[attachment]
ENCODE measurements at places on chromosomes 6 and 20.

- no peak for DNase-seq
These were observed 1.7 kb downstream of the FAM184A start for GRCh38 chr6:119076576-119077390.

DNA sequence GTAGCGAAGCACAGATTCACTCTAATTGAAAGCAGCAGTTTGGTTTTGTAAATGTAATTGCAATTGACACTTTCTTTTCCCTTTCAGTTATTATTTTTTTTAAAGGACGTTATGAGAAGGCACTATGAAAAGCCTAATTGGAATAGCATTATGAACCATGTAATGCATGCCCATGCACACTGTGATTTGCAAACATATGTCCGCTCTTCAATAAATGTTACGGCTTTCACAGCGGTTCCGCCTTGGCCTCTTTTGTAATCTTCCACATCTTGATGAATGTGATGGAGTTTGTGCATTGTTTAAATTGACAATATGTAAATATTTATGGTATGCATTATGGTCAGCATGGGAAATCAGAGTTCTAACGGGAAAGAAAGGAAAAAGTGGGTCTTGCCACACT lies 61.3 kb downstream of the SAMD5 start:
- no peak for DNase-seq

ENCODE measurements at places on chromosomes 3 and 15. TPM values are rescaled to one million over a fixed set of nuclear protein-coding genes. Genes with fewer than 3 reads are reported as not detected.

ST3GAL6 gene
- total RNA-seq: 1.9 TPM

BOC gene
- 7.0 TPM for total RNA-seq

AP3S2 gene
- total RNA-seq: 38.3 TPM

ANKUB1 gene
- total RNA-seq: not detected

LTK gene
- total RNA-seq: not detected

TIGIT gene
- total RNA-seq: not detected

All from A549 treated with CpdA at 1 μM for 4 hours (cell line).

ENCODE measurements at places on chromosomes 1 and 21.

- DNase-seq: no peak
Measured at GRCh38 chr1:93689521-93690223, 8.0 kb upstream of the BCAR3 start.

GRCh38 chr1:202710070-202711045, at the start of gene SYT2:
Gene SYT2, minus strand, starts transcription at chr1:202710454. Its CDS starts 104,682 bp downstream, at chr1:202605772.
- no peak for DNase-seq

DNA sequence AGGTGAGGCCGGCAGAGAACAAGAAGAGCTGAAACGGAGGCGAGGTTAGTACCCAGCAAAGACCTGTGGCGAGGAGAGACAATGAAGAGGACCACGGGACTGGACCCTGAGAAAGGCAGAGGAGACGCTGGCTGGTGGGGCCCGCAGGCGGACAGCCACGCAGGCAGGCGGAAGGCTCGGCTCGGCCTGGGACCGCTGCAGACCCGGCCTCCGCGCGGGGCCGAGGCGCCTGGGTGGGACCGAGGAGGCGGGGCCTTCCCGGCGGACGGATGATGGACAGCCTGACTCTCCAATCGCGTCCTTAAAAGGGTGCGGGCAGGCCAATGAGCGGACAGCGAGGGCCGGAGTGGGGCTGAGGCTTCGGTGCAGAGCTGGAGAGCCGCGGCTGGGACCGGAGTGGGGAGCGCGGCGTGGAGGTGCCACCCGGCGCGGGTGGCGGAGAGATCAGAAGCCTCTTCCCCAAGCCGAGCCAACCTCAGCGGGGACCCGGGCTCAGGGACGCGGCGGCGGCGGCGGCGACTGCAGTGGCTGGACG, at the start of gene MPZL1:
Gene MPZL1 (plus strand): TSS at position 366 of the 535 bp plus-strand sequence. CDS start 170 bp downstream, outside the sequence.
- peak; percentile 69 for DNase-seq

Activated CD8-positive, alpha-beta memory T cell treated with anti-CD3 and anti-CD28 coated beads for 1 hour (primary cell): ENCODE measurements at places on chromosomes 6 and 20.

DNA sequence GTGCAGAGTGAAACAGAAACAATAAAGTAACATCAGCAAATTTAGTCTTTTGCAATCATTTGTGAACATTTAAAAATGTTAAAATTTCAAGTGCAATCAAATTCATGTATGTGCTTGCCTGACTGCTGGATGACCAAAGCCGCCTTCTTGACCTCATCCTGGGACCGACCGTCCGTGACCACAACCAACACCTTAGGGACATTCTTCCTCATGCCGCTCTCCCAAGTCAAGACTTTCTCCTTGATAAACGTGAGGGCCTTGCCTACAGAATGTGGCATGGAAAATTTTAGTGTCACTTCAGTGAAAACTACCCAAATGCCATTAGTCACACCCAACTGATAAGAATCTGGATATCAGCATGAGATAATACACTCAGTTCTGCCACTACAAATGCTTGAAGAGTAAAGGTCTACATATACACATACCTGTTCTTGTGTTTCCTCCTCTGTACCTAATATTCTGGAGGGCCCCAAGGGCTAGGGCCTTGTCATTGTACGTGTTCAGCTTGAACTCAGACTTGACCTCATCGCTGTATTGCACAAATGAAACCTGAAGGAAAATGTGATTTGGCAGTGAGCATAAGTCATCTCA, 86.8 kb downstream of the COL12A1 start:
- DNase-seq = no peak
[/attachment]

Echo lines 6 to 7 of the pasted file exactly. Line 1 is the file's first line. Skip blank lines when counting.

ENCODE measurements at places on chromosomes 3 and 15. TPM values are rescaled to one million over a fixed set of nuclear protein-coding genes. Genes with fewer than 3 reads are reported as not detected.

ST3GAL6 gene